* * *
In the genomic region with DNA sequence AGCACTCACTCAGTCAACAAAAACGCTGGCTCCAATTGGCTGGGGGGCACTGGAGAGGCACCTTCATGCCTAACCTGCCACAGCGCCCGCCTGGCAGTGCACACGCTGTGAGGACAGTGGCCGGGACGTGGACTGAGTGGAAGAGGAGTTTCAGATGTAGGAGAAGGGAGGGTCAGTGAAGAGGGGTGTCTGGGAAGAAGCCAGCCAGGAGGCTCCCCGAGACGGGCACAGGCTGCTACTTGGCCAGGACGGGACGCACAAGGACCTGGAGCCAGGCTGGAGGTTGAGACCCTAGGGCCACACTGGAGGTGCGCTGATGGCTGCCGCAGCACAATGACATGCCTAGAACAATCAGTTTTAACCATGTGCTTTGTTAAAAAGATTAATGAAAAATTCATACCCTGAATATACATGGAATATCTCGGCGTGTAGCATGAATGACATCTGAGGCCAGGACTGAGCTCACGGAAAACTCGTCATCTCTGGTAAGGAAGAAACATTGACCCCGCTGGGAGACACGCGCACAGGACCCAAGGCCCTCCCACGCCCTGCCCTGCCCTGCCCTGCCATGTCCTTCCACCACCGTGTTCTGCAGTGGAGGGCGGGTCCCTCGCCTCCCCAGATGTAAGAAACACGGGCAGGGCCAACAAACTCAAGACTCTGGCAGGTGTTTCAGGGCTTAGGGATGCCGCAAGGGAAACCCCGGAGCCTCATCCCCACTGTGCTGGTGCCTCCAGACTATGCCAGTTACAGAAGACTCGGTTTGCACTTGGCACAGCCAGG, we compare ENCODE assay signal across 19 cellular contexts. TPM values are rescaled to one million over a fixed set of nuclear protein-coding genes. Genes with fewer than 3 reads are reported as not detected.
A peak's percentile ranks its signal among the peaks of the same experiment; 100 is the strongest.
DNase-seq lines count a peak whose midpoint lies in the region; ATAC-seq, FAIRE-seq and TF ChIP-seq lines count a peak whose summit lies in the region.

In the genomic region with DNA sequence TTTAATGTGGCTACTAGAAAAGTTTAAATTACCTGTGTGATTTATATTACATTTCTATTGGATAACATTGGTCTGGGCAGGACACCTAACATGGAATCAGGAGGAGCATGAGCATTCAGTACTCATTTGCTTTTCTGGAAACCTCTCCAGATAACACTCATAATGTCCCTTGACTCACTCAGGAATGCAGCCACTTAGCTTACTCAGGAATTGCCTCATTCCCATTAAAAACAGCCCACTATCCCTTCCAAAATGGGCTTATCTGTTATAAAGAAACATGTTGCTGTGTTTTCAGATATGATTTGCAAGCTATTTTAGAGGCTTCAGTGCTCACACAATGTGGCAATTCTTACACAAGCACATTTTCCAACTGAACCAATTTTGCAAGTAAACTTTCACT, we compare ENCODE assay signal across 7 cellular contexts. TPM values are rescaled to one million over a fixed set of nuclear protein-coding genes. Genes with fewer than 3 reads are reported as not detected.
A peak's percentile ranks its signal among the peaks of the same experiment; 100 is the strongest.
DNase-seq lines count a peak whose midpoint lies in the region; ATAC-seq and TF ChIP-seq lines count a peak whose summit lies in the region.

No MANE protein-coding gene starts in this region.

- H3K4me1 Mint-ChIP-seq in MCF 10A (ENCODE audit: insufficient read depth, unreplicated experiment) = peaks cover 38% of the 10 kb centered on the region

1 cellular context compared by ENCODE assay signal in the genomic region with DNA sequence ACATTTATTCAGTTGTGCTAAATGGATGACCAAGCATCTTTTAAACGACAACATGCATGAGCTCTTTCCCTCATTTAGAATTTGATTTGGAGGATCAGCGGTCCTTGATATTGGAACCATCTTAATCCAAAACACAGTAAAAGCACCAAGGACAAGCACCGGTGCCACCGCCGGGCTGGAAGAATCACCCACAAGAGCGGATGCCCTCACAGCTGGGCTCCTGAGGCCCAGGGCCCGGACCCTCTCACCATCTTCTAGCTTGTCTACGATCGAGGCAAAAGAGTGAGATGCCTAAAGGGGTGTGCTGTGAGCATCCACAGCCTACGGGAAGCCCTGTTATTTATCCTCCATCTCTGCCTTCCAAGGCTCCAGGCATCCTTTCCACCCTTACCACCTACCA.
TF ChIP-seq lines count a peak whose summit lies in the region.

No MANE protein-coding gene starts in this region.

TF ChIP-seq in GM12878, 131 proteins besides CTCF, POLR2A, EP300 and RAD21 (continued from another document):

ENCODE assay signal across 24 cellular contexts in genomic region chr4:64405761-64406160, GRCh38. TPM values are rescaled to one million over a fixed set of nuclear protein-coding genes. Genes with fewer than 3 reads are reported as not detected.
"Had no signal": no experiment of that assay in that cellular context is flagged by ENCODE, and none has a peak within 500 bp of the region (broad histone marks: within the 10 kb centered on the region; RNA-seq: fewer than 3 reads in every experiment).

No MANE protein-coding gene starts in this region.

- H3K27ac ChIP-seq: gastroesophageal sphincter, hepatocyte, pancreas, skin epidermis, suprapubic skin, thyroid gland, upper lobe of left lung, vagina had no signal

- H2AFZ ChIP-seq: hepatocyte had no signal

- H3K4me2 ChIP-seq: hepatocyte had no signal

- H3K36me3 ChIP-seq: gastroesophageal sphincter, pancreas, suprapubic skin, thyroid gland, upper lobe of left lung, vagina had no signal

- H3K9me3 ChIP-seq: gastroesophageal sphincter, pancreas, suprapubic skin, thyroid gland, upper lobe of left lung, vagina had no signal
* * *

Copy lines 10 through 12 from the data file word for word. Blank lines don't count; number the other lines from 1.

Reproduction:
TF ChIP-seq lines count a peak whose summit lies in the region.

No MANE protein-coding gene starts in this region.

TF ChIP-seq in GM12878, 131 proteins besides CTCF, POLR2A, EP300 and RAD21 (continued from another document):